There may be reasons you are already doing this.  It allows you to change the scores of group members that did not contribute or were absent.  The key is that this setting LOCKS IN all the grades as individual grades.  That gives you the freedom to change the existing group.

 

      
  1.  Attempt to move a student into a new group.
  2.   
  3. In the warning box, choose Change Existing Group and Submit.

 

That's it, you are done.  Future assignments are still using this group set with the newly modified group.  Past graded assignments have the grades locked to the individuals and are not changed.

 

Unless you weren't done grading a group assignment.  That's the only condition; you must have any group grading done and set to Assign Grades to Each Student Individually.  And this could be a pain if you have many changes to make.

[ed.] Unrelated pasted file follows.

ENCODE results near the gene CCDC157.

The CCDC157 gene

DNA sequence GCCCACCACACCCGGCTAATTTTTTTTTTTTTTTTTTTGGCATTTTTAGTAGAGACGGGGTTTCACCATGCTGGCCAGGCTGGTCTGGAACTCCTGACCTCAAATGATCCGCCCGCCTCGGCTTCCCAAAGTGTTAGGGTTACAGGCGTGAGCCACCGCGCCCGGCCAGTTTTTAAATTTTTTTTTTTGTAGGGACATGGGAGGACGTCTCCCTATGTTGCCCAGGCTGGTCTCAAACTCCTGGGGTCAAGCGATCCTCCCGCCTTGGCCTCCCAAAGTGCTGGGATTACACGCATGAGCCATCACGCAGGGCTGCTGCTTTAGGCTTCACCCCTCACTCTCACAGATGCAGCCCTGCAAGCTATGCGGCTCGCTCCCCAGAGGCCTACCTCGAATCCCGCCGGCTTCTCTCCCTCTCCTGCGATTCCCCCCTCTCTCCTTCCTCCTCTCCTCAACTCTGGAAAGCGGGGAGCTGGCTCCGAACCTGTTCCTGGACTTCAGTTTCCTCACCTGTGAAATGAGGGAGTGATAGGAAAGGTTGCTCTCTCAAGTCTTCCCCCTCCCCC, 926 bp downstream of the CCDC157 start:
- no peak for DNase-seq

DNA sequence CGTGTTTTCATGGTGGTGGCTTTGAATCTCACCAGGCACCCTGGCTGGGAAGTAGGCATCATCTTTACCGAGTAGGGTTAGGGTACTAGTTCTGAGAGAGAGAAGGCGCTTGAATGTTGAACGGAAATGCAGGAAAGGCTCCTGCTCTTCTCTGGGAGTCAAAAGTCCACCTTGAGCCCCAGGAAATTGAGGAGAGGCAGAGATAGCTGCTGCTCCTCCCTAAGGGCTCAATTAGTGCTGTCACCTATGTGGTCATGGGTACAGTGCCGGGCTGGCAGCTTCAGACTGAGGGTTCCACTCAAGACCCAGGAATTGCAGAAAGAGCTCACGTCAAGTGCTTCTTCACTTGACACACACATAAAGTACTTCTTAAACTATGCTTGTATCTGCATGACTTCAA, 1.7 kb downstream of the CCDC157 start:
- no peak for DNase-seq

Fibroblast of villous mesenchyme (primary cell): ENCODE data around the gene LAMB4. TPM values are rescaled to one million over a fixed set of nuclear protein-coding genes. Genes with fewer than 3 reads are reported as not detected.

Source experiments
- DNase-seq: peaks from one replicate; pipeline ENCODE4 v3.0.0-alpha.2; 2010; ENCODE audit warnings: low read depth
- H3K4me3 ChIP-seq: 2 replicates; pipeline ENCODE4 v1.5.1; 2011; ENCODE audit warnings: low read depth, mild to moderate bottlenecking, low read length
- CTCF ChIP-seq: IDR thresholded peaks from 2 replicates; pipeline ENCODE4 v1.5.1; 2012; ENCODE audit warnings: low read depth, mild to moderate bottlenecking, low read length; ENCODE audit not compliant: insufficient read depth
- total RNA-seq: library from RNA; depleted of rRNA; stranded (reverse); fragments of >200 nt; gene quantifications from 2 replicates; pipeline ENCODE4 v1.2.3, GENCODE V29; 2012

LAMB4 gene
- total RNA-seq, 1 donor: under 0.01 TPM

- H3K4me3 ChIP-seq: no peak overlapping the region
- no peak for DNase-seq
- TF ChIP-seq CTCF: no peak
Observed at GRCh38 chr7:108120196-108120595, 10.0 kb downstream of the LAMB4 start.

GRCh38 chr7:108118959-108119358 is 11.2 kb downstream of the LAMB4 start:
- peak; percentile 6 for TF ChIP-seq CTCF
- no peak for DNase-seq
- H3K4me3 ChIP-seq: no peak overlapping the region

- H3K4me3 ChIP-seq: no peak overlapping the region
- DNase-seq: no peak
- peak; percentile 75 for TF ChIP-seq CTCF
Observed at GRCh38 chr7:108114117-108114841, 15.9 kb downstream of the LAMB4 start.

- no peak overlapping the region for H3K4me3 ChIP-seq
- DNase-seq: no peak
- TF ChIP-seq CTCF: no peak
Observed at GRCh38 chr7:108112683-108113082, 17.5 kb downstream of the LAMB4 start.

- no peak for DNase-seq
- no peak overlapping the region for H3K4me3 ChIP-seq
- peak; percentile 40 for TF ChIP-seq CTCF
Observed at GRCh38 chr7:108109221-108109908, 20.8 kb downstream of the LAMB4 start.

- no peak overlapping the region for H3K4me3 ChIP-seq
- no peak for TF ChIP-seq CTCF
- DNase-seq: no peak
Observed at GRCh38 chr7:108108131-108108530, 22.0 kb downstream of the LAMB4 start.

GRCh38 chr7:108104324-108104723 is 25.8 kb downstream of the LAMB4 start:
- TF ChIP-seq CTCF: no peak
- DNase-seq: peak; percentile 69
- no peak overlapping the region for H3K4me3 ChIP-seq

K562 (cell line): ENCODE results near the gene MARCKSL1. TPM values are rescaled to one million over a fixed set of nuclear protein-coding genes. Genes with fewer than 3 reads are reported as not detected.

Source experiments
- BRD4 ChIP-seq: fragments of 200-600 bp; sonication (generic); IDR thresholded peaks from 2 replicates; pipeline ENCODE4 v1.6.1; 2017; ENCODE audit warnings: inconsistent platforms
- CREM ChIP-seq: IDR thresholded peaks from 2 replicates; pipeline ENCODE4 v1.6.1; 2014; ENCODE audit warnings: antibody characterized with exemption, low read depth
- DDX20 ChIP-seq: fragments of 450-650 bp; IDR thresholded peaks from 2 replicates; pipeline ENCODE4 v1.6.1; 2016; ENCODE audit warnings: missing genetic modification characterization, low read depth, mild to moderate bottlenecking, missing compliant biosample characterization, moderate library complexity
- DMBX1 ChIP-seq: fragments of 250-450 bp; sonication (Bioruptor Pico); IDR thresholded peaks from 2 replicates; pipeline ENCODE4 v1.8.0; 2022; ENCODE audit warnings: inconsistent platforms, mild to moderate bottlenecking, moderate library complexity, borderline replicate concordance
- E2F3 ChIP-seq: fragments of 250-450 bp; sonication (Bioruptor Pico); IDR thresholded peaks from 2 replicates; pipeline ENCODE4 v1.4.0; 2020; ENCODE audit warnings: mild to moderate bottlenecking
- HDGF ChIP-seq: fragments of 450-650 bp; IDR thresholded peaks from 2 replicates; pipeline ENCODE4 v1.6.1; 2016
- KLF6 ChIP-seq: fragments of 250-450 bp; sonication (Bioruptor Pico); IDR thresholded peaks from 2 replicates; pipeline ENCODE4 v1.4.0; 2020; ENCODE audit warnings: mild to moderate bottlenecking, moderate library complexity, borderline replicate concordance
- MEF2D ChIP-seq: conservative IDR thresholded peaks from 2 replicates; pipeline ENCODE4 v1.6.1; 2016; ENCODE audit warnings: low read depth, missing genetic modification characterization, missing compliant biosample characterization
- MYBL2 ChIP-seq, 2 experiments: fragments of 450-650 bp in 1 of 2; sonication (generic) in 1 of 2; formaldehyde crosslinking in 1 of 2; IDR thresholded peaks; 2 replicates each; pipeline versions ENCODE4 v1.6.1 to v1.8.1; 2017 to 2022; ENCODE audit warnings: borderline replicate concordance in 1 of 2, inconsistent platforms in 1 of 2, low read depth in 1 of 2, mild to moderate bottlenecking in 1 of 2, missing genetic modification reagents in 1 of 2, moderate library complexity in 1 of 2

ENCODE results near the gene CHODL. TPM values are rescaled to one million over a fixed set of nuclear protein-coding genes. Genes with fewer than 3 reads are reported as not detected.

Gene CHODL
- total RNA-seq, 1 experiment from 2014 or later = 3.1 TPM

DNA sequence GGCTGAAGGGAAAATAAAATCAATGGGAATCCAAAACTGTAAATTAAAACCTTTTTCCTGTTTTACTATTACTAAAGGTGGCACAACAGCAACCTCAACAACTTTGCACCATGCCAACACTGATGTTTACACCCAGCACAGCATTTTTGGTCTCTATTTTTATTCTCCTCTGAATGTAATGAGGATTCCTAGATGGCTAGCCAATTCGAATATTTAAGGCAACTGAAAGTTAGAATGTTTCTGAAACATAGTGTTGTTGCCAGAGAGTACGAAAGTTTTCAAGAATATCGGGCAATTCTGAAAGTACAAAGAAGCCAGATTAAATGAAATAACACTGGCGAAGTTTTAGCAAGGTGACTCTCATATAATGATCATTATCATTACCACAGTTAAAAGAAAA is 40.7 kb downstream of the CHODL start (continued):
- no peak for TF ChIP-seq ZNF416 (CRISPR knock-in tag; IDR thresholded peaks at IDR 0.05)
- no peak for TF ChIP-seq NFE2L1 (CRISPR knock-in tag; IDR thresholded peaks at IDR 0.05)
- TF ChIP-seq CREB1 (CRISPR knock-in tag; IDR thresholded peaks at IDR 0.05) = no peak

Advantages

 

      
  • You do not have to change assignment group settings
  •   
  • The change you were intending to make is made.

 

Disadvantages

 

      
  • You have to be sure to check the “Grade individually” settings of assignments BEFORE you make the group change.
  •   
  • You do not have an accurate running history of group changes.

 

Which will you choose?

 

You can imagine that which you will choose will depend on where you are in the semester and what your normal grading practice is for group grades. Because Canvas prompts users to clone the group, that is the easiest, safest solution but the additional work of making the group changes and then changing the future assignments/discussions must be done.  If you always change group grades to the individually graded option, ignoring the warning might be for you.